By Mike Finkelstein
Last Friday night, Willie Nelson and Family delivered a quickly paced and very satisfying 90-minute set to a Greek Theatre nearly full of his devoted fans. Performing below an appropriately huge Texas state flag, Nelson and his band held court to present the songs in his inimitably sparse style. Perhaps it was the balmy weather or just the nature of his appeal, but the ladies in the audience seemed to also be sparsely dressed to impress on a breezy summer evening. And the smell of burning medicinal herbs intermittently wafted through the air all evening long.
Each song was a carefully timed jaunt through the changes of the tune, allowing just enough time for the flavor of the piece to sink in — and for a bit of improvisation, too. Nobody played through an amplifier much bigger than a microwave oven and Willie’s amp had a grill in the shape of Texas (of course).
Backing him were his sister Bobbie Lee on piano, long-time cohort Bee Spears on bass, Mickey Raphael on harmonica, his son Lukas on guitar, his son Micah on percussion, and brothers Paul and Billy English on drum (singular!) and percussion. The band’s sound was subtle and distinctive, in large part because Paul English — mostly playing with brushes and a single snare drum — tickled and coaxed the music along for the whole evening. There was no full drum kit, and it was the lack of bottom heavy percussion that gave the sound so much room to breathe, with Micah playing an assortment of percussive accessories to add some flourishes to the mix.
For those of us who had never seen a Willie Nelson show before, it was gratifying to realize just how involved Willie’s guitar playing actually is and just how beautifully he weaves it together with his voice. He would typically sing a line in his trademark style of doing the first part of the stanza melodically, but trailing off into a speaking voice at the end of the phrase. Then, he would quickly counter the vocal line with a lyrical run on his guitar. These sophisticated runs, short and sweet as they were, lent a remarkable sense of intimacy to the moment, as there was clearly a running dialogue between the two voices.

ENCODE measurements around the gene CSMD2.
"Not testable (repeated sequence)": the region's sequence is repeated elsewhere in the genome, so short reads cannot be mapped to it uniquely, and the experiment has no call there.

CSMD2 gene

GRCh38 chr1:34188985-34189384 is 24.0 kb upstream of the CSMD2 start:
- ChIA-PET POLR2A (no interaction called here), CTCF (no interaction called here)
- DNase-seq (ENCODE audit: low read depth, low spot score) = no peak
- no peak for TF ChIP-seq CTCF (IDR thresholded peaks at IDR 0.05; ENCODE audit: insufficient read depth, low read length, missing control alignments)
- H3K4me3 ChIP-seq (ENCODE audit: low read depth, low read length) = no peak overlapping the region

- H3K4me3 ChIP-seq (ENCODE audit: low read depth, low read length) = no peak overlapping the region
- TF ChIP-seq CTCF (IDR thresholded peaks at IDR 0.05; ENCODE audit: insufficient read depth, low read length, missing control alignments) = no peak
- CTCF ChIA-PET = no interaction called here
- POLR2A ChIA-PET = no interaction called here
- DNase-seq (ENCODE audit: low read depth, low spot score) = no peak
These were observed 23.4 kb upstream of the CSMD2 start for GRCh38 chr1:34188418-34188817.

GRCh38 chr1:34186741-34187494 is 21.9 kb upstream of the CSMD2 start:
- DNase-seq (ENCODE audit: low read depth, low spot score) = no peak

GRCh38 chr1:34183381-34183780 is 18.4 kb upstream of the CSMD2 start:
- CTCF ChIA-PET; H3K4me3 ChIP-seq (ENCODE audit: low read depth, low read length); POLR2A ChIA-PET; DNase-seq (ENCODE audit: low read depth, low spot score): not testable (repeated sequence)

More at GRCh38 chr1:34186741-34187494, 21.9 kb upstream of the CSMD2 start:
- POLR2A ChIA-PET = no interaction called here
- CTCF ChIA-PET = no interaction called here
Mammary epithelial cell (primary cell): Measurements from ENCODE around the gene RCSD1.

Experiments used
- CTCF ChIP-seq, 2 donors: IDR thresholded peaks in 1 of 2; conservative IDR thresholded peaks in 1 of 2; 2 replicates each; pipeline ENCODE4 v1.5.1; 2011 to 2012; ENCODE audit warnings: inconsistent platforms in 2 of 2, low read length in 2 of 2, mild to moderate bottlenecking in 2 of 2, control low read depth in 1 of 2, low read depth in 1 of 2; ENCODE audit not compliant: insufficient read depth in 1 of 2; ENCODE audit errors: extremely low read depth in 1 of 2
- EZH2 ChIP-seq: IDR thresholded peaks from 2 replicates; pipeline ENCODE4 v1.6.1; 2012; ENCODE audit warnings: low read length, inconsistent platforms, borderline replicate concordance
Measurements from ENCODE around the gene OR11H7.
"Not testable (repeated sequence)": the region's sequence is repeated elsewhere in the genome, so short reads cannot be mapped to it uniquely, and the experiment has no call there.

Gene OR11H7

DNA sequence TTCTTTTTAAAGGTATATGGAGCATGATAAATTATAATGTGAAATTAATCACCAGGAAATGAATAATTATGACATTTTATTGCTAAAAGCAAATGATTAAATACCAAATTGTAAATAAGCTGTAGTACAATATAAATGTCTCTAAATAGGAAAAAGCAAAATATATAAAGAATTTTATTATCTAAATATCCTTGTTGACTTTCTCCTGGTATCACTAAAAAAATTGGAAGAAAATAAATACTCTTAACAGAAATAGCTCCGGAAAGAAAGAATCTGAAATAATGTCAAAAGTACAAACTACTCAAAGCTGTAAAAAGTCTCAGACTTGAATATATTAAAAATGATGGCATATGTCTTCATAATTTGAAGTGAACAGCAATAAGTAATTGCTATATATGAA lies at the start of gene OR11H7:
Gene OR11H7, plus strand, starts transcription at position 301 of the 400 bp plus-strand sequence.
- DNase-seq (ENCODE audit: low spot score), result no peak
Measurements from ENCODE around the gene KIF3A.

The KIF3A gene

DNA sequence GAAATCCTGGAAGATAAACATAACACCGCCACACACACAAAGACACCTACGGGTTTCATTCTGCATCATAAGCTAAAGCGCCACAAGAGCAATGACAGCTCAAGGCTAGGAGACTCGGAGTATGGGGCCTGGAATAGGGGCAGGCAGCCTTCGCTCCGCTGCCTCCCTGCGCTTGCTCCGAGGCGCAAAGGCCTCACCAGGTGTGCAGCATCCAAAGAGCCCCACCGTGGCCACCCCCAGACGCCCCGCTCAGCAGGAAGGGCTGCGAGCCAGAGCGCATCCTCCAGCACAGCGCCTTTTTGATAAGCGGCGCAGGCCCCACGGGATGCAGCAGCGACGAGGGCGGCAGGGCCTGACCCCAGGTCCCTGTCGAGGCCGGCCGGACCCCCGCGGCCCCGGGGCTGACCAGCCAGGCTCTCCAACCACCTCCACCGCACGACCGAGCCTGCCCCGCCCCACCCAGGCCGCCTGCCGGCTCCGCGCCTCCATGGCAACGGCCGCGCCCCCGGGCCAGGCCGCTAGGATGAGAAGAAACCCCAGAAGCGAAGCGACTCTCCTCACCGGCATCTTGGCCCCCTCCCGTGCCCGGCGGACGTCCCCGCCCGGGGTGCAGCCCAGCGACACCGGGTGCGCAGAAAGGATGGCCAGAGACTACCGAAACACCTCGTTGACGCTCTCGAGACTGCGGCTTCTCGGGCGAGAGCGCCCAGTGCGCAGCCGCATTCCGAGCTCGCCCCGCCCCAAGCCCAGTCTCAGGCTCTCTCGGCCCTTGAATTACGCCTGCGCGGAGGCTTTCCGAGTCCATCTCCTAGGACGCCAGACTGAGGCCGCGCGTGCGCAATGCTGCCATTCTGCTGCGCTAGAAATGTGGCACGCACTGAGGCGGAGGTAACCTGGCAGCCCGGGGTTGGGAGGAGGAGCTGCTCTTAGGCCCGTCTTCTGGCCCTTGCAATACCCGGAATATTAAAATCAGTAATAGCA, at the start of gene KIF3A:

Nelson’s iconic instrument, Trigger (named after the famous horse), is a one-of-a-kind, weathered old Martin nylon string guitar, so permeated with sweat, smoke, autographs and good music that there is an always widening crevasse between the bridge and the sound hole. He played Trigger with a pick and let his remaining three fingers sometimes tickle the chords’ upper registers. This guitar sounds nothing short of magical in his hands and it should eventually wind up in a place like the Smithsonian.
The program Friday night covered a tremendous amount of musical ground and the quick pace of the show seemed born out of necessity. From standards and chestnuts such as “Move It on Over” to “Shoeshine Man” to “City of New Orleans” to “Georgia on My Mind” and with many of his own hits in between, he offered something for just about every taste. He had the crowd dancing and singing along with songs like “Crazy,” and “Mamas Don’t Let Your Babies Grow Up to Be Cowboys.” He took the mood into contemplative spaces with songs like “Angel Flying Too Close to the Ground,” and boozier ones with “Whiskey River,” and “Bloody Mary Morning.” A song like “On the Road Again,” about being anxious to get back out on the road and make music with his friends, really does seem to paint a true image of himself.
At the age of 77 Nelson is both a national treasure and a veteran of the road and many of its excesses. But it was inspiring to see that he was so at ease with the pace of it all onstage. Absolutely adored by his audience, he spent several minutes shaking hands and signing autographs as the show ended.
The evening was opened by Ryan Bingham and the Dead Horses. Bingham, a gritty rising star in the country field who co-wrote “The Weary Kind” for the Academy Award winning movie Crazy Heart , delivered a fine set and had the crowd with him and building steam towards the end. Bingham sang songs from his new release, Junky Star, about maintaining his roots and staying true to his values in these difficult times with a rich yet dusty voice that you couldn’t help but be drawn to. Nelson’s harmonica player, Mickey Raphael, sat in for most of the Dead Horses set and, on ballads, played the chromatic harmonica beautifully without the typical blues nuances.
There were times when the Dead Horses had two cranked slide guitars playing in unison and even two harmonicas at one point. It all worked like a charm. In marked contrast to many opening acts, the Dead Horses were notable for the ease with which they commanded the stage and for the huge, but not too loud, sound they got out of small amplifiers. Bingham thanked the crowd for “putting up with (them),” but that was far from the case, as the band’s set was hugely successful.
All in all, a show like this one would stimulate somebody new to country music, or just unconvinced by it, to take an interest in both of these fine artists.
To read more of Mike Finkelstein’s reviews click HERE.